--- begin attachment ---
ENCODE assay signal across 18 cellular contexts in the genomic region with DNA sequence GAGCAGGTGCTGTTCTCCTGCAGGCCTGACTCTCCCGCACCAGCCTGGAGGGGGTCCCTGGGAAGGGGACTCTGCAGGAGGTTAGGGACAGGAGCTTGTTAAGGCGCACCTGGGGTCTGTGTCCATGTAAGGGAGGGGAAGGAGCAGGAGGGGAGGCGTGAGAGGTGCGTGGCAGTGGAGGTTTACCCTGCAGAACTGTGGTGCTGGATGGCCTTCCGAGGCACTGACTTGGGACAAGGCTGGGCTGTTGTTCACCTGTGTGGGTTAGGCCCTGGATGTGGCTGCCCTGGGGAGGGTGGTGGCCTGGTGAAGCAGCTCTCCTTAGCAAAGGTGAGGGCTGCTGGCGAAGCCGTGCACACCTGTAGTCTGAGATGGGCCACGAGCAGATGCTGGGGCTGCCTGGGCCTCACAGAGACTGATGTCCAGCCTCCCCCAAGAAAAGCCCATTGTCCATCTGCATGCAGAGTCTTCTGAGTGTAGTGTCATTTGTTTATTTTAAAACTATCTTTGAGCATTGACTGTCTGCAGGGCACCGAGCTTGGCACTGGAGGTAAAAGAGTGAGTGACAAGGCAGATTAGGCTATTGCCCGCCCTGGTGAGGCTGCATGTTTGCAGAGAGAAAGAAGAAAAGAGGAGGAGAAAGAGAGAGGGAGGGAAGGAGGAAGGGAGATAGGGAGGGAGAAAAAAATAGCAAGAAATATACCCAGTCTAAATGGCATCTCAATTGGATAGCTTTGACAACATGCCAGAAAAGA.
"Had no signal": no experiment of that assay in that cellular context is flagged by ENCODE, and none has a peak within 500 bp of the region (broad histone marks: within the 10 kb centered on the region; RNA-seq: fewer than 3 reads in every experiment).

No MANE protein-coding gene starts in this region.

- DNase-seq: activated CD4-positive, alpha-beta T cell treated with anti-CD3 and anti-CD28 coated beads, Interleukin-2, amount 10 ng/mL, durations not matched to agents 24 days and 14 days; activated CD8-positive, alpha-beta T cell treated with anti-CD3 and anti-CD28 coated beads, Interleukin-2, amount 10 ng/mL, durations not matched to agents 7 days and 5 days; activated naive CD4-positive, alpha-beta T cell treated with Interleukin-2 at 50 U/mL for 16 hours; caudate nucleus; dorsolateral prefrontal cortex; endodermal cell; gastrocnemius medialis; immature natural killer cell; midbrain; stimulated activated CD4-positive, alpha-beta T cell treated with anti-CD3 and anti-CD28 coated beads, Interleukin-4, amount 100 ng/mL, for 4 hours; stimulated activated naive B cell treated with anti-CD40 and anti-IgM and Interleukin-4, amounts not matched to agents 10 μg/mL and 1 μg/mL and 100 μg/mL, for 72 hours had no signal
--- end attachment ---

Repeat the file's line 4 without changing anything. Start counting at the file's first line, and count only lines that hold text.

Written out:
- DNase-seq: activated CD4-positive, alpha-beta T cell treated with anti-CD3 and anti-CD28 coated beads, Interleukin-2, amount 10 ng/mL, durations not matched to agents 24 days and 14 days; activated CD8-positive, alpha-beta T cell treated with anti-CD3 and anti-CD28 coated beads, Interleukin-2, amount 10 ng/mL, durations not matched to agents 7 days and 5 days; activated naive CD4-positive, alpha-beta T cell treated with Interleukin-2 at 50 U/mL for 16 hours; caudate nucleus; dorsolateral prefrontal cortex; endodermal cell; gastrocnemius medialis; immature natural killer cell; midbrain; stimulated activated CD4-positive, alpha-beta T cell treated with anti-CD3 and anti-CD28 coated beads, Interleukin-4, amount 100 ng/mL, for 4 hours; stimulated activated naive B cell treated with anti-CD40 and anti-IgM and Interleukin-4, amounts not matched to agents 10 μg/mL and 1 μg/mL and 100 μg/mL, for 72 hours had no signal